During the 1920s, 19th-century pattern-glass manufacturers such as McKee, Heisey, and Fostoria struggled as the real thing from Waterford and Baccarat, among other European manufacturers, became relatively inexpensive and plentiful in the United States. But when the Great Depression hit, Americans once again turned to pattern glass, which we know today as Depression glass, for entertaining and everyday use.
One of the biggest names in Depression glass was Hocking, which became Anchor Hocking in 1937. During the 1930s, Hocking was able to produce 90 pieces of glassware per minute, which meant it could sell a pair of Depression glass tumblers for only a nickel.
Contemporary collectors look for Depression-era Hocking in rare color-pattern combinations, or for limited-run pieces. For example, Hocking’s Cameo pattern was quiet common when it came to dinnerware, but a Cameo sandwich server in green or a covered butter dish in yellow is considered a prize. Similarly, Hocking made a lot of cups and saucers in Mayfair, but finding a footed console bowl in pink is difficult.
Hazel-Atlas was known for a subtle, ring pattern called Moderntone, which was mostly produced in cobalt and amethyst but can also be found in pink. Indiana Glass made bowls, plates, and tumblers in crystal and amber, but rare blue pieces occasionally turn up. Jeannette was known for its iridescent Floragold and translucent Floral patterns, the rarest of which are the footed, Floral compotes in pink or green.
Finally, before it became a part of Corning in 1936, Macbeth-Evans made a lot of Dogwood tableware in pink (“Wild Rose”) and green (“Apple Blossom”). Pink pitchers in the American Sweetheart style are especially sought-after.
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Ann's pink bowlNews-Press Now, November 24th
Almost everybody has fond memories of a favorite family recipe served in a familiar, recognizable dish. The big yellow bowl of potato salad, the old blue-and-white platter heaped with fried chicken. My cousin Ann has a beautiful pink Depression glass bowl...Read more
Treasures: Glassware pieces churned out in vast quantitiesCharlotte Observer, November 23rd
They made a vast variety of wares, but today's collectors often associate them with Depression glass. Hazel Atlas churned out vast quantities of everyday glassware (often signed with an "HA" on the bottom), and K. V.'s pitcher should be valued in the...Read more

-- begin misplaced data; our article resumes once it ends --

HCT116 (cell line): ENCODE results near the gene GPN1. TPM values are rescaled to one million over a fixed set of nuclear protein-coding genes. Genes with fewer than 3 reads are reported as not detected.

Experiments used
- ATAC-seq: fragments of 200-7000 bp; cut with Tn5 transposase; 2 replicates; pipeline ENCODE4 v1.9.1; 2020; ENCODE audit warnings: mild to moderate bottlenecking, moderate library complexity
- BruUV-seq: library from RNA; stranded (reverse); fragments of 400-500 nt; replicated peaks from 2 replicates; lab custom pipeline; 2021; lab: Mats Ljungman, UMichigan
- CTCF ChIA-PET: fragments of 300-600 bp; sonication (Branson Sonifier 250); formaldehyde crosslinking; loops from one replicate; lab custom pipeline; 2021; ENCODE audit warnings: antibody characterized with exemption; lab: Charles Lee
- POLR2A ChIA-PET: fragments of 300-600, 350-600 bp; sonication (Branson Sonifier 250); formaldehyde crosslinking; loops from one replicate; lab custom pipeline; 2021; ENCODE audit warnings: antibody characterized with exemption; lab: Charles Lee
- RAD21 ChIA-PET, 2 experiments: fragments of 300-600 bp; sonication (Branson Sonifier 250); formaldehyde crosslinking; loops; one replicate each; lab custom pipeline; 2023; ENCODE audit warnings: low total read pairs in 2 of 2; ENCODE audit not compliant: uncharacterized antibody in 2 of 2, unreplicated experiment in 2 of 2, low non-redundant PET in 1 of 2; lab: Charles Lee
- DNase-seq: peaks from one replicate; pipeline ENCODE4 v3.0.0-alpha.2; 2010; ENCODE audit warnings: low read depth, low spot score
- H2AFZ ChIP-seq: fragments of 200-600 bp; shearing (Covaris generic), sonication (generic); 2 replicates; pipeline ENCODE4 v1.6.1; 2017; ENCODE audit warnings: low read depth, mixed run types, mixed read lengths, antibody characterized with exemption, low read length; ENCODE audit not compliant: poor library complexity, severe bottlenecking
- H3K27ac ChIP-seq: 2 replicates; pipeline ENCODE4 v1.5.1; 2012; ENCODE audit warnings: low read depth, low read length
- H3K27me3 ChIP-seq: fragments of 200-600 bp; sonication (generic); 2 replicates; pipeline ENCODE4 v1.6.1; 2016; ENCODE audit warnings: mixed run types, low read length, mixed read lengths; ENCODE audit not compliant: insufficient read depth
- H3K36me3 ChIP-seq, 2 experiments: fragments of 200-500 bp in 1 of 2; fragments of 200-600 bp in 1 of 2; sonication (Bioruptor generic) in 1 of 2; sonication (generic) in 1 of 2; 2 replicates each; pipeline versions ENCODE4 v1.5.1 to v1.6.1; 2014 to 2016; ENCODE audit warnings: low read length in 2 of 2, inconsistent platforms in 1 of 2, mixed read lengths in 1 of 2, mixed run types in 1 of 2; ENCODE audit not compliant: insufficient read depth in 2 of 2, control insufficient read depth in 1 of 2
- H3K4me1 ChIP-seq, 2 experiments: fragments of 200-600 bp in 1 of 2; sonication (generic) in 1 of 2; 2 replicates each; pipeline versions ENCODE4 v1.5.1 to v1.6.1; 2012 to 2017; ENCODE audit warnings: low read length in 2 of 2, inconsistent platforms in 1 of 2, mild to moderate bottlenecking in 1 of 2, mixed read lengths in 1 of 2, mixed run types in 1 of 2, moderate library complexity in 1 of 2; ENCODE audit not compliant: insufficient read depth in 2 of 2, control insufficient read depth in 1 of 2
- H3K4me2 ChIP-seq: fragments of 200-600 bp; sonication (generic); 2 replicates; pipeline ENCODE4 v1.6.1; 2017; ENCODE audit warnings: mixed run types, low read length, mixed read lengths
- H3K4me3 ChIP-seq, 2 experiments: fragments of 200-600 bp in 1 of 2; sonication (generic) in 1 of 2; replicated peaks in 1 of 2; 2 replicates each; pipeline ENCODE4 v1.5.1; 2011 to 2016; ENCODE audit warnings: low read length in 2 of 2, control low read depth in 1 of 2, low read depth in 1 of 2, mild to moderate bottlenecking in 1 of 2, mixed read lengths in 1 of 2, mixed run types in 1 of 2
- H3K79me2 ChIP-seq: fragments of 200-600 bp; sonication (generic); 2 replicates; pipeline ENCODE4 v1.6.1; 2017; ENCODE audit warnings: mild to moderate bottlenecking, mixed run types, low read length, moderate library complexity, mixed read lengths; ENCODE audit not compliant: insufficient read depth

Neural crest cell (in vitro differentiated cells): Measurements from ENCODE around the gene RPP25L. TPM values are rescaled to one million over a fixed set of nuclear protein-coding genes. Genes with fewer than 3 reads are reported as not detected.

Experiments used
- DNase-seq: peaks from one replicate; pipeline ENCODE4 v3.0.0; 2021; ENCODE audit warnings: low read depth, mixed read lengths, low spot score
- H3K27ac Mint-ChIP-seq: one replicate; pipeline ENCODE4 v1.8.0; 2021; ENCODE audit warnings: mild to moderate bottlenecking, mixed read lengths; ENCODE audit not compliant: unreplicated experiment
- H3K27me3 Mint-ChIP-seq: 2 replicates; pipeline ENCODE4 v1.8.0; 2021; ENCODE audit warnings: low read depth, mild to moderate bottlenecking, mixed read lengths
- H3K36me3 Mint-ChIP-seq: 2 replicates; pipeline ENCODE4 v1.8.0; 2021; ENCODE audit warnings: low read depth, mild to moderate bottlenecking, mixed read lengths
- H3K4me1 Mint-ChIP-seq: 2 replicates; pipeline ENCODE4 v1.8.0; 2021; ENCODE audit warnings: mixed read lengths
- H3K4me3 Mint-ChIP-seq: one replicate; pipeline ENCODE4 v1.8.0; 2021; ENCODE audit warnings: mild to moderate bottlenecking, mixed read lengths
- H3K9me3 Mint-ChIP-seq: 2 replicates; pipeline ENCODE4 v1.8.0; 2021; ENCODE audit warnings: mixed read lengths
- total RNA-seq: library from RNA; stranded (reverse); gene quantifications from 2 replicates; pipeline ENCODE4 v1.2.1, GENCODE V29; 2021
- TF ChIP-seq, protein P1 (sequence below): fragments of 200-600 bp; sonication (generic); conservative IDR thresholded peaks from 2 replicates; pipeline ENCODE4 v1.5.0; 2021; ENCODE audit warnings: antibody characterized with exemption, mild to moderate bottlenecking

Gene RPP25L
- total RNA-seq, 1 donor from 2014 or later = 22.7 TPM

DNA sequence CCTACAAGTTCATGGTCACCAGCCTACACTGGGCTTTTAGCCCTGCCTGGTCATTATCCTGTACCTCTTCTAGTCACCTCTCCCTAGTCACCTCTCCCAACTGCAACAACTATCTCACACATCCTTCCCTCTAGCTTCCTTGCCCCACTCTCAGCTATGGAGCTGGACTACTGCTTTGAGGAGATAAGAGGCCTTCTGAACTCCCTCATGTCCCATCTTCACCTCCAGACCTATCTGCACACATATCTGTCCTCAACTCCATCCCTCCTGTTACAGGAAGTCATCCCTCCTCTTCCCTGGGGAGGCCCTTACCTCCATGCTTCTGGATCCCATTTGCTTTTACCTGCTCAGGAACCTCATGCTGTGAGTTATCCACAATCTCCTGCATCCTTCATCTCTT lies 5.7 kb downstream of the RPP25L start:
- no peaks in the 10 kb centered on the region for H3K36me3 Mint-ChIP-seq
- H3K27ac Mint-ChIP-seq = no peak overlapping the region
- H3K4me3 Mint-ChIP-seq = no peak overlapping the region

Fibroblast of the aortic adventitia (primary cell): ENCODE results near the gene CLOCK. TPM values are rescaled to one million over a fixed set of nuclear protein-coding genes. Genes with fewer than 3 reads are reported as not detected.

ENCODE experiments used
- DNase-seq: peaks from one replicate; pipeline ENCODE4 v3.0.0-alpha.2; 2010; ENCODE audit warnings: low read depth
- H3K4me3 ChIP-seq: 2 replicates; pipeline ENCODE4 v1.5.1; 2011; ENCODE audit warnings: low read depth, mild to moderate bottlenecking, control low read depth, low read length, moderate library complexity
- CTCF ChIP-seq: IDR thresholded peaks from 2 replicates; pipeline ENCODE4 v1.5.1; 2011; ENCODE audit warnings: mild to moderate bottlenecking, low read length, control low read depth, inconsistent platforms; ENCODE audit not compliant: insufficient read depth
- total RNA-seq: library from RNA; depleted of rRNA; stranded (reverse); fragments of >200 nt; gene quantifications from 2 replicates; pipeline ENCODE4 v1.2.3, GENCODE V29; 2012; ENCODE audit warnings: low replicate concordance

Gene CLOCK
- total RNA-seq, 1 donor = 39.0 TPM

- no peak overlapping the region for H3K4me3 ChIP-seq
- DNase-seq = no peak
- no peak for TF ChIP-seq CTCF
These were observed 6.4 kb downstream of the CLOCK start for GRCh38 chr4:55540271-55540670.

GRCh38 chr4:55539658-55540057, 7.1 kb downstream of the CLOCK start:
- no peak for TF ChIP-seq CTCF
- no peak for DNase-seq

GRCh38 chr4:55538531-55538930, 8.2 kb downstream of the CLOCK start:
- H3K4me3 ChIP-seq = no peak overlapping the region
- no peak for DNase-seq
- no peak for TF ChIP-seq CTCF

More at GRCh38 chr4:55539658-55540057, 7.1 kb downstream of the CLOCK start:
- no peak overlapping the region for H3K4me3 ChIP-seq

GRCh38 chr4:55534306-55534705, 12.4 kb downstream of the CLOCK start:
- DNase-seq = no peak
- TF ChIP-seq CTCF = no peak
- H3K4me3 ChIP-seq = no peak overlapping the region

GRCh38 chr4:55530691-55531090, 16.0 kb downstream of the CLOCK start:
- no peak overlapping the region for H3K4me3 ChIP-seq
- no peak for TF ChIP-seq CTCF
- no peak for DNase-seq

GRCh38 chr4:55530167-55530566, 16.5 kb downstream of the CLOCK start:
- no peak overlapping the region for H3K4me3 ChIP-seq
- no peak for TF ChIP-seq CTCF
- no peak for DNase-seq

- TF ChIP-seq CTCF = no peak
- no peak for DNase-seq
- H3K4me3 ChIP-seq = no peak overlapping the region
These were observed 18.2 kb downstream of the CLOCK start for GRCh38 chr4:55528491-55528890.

Antiques malls have become museums of our grandparents' pastKennebec Journal & Morning Sentinel, November 22nd
There are beer steins and ashtrays, Mason jars, candlestick telephones, claw foot bathtubs, Griswold frying pans — which we always called spiders — toy automobiles, radiator caps, Life magazines, Depression glass, Victrolas, player pianos. As we...Read more
Nostalgia, passion, money drive 'Star Wars' toy collectorsLa Crosse Tribune, November 21st
It will be on display starting Monday in a section of the museum called the Collector's Corner, where Roll has showcased everything from Depression glass to antique cuckoo clocks and Band Aid tins collected by area residents. Earlier this year, the...Read more
Clinton on Glass-Steagall: Right or wrong?CBS News, November 16th
Enacted as part of the Banking Act in 1933 in response to the Great Depression, Glass-Steagall imposed a separation between investment banking and commercial banking. This prevented federally backed deposits in commercial banks -- the type the public ...Read more
China, Depression glass don't sell well any moreChampaign/Urbana News-Gazette, November 14th
I do not go to a lot of weddings or showers, but I do wonder: Do young people getting married today still pick out a china set or a pattern of silverware or silver plates? That was the norm for my first wedding. Why do I wonder now? In the present...Read more
Vintage Pyrex takes center stage at glass showHometownlife.com, October 30th
Now collect and display the iconic kitchenware with a little help from the Michigan Depression Glass Society. The organization, which meets monthly in Livonia, will display vintage Pyrex at its annual show and sale, 10 a.m. to 5 p.m. Saturday, Nov. 7...Read more
Depression-era glass show coming to DearbornDearborn Press and Guide, October 30th
Michigan Depression Glass Society president Jonathan Fuhrman prepares for the club's 43rd show and sale, Nov. 7 and 8 in Dearborn, featuring an exhibit on 100 years of Pyrex glassware. Michael D. Barber, author of Pyrex Passion, will be a guest at the ...Read more